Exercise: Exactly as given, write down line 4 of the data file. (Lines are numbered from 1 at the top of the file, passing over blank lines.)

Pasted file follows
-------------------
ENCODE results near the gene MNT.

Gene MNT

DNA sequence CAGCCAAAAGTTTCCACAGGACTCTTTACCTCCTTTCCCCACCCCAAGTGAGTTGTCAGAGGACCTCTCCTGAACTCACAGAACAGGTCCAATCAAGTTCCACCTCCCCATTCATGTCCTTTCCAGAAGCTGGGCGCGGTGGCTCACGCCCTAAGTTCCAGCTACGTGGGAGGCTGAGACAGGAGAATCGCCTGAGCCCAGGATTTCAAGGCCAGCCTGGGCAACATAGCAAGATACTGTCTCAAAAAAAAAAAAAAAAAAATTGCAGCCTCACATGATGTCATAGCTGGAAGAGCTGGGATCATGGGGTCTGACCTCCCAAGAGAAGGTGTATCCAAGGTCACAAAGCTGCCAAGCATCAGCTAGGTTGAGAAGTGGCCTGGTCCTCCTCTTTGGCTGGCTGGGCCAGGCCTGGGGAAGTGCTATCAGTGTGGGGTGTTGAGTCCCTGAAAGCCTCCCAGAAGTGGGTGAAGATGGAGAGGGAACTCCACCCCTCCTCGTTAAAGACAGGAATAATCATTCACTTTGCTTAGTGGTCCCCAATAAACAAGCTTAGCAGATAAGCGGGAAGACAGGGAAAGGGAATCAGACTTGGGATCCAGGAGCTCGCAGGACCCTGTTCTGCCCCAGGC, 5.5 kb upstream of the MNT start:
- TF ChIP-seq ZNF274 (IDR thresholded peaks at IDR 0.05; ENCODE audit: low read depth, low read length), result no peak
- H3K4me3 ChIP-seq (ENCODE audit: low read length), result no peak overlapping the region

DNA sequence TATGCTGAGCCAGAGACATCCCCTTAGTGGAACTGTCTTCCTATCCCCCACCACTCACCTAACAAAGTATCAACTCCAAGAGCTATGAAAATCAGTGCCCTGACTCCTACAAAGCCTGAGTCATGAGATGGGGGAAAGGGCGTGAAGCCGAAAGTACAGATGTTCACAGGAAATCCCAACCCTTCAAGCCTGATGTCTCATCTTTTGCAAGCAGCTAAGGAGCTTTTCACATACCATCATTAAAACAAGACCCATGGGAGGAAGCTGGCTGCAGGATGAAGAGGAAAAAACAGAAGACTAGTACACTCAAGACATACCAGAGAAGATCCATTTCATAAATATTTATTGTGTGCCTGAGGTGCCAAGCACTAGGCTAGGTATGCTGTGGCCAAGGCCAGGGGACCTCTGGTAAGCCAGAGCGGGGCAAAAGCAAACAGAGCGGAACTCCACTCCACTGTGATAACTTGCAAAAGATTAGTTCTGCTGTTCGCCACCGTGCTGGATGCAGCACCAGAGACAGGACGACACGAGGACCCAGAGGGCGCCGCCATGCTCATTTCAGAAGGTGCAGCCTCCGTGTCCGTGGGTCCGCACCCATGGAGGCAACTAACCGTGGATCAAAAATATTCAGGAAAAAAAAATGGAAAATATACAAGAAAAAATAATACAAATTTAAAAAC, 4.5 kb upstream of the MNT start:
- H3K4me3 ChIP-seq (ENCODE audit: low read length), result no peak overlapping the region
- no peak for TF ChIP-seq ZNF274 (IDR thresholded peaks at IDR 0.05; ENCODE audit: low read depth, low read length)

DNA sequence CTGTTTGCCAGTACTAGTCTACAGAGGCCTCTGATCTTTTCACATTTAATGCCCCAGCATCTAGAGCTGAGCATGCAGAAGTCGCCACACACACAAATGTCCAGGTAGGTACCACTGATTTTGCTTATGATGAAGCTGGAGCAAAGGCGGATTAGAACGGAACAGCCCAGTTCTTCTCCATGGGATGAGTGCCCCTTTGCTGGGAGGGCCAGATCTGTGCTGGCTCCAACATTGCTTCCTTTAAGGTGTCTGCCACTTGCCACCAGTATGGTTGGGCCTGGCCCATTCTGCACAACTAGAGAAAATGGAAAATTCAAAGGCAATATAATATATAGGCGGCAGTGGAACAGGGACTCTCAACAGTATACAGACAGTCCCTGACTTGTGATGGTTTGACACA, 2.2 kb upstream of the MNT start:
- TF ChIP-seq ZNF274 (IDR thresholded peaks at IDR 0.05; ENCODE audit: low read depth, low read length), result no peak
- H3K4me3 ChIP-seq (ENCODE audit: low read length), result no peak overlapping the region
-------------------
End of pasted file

- TF ChIP-seq ZNF274 (IDR thresholded peaks at IDR 0.05; ENCODE audit: low read depth, low read length), result no peak